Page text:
Fireworks on sale although the dump in Clark County is limited


The Reflector

The July 4 fireworks went on sale June 28 across much of the county, though their extinguishment was limited to Independence Day alone by county code.

“Even though the fireworks are offered for sale beginning June 28, remember they are not permitted for use until July 4,” said Clark County Fire Marshal Dan Young, in a press release.

Residents can use fireworks in unincorporated Clark County from 9 a.m. to midnight Monday, July 4.

Vancouver has completely banned fireworks within its city limits, and the rules vary in other cities in the county. According to the county’s website, Ridgefield’s rejection ban is the same as the county’s. At Battle Ground, dumping is only permitted from 9 a.m. to 11 p.m. on July 3 and from 9 a.m. to midnight on July 4. The Center also authorizes discharge over two days. Fireworks can be set off from 9 a.m. to 10 p.m. on July 3 and from 9 a.m. to midnight on July 4.

Yacolt has the widest outing allowance in Clark County, running from 9 a.m. to midnight June 29 through July 4 and 9 a.m. to 11 p.m. July 5.

Illegal use of fireworks, such as firing them at times when they are not permitted or using prohibited types, is punishable by a $500 civil fine for first-time offenders in Clark County.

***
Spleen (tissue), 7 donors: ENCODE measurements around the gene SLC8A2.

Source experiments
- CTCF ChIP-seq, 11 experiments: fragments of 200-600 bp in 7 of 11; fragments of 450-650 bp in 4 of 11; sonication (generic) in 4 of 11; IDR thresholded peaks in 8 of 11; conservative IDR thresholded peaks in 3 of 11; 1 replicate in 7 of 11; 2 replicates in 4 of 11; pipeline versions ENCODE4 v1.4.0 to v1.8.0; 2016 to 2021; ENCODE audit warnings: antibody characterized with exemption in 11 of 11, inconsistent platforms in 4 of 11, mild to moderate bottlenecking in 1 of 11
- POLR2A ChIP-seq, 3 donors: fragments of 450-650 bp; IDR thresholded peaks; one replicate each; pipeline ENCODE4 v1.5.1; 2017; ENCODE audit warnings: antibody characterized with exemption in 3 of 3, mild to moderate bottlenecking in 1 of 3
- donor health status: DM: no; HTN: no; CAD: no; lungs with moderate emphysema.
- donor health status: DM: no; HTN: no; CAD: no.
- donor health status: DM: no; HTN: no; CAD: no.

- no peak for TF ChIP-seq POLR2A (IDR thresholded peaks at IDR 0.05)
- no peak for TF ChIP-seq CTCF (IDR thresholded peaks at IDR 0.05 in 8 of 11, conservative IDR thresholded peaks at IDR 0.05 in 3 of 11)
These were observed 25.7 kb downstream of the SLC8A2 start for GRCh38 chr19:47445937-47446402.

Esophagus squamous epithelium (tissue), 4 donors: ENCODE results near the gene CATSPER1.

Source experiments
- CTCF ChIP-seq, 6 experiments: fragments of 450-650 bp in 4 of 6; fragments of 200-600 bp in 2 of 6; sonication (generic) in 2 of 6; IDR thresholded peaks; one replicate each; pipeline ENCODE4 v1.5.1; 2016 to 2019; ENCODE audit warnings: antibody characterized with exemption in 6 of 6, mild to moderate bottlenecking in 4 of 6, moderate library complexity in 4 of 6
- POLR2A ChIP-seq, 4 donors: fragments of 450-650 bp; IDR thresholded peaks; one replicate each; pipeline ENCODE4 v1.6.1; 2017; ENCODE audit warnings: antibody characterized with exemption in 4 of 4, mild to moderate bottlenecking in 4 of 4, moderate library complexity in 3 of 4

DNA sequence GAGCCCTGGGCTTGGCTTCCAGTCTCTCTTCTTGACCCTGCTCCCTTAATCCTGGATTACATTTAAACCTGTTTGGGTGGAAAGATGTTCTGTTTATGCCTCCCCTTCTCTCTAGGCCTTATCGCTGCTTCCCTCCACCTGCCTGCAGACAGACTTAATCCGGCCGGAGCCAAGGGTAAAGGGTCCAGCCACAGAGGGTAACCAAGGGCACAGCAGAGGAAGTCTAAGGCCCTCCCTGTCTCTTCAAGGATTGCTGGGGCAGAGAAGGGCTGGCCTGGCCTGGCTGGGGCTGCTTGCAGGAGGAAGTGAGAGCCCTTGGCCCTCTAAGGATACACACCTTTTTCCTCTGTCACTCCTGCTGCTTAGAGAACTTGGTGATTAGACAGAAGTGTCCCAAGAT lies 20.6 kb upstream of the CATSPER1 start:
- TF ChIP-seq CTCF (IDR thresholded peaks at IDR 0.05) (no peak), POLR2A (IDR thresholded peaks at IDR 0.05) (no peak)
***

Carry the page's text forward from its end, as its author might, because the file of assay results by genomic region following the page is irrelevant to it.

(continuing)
More information on permitted hours for fireworks and types not permitted is available online at clark.wa.gov/community-development/fireworks. The interactive map on the website also allows the public to quickly determine fireworks usage rules based on an address anywhere in the county. Every location selling fireworks in the county is required to post signage indicating when fireworks can legally be used.

The Clark Regional Emergency Services Agency has established this phone number to report nuisance fireworks complaints: 360-597-7888. Residents are asked not to dial 911 or 311 for the purpose of reporting nuisance fireworks.

Residents and visitors are urged to celebrate the 4th of July with extra caution, as misuse of fireworks can lead to grass or structure fires.

“Fireworks start more than 19,000 fires and send more than 9,100 people to emergency rooms nationwide each year,” Young said in the statement.

It is recommended that people considering purchasing fireworks do so locally from a stand inspected by the Clark County Office of the Fire Marshal. Fireworks purchased outside the county may not be legal in the area.

The county recommended a number of precautions to prevent fires from occurring:

• Always have a bucket of water and a water hose handy to put out any fire.

• Assign a responsible adult to supervise the use of fireworks.

• Use fireworks outdoors in an open area away from buildings, vehicles and dry vegetation.

• Never direct fireworks at people or structures.

• Never attempt to modify fireworks or relight “misfires” that do not light.

• Place used fireworks in a bucket of water to soak overnight before discarding. These devices can still burn and start a fire if placed in a trash can.

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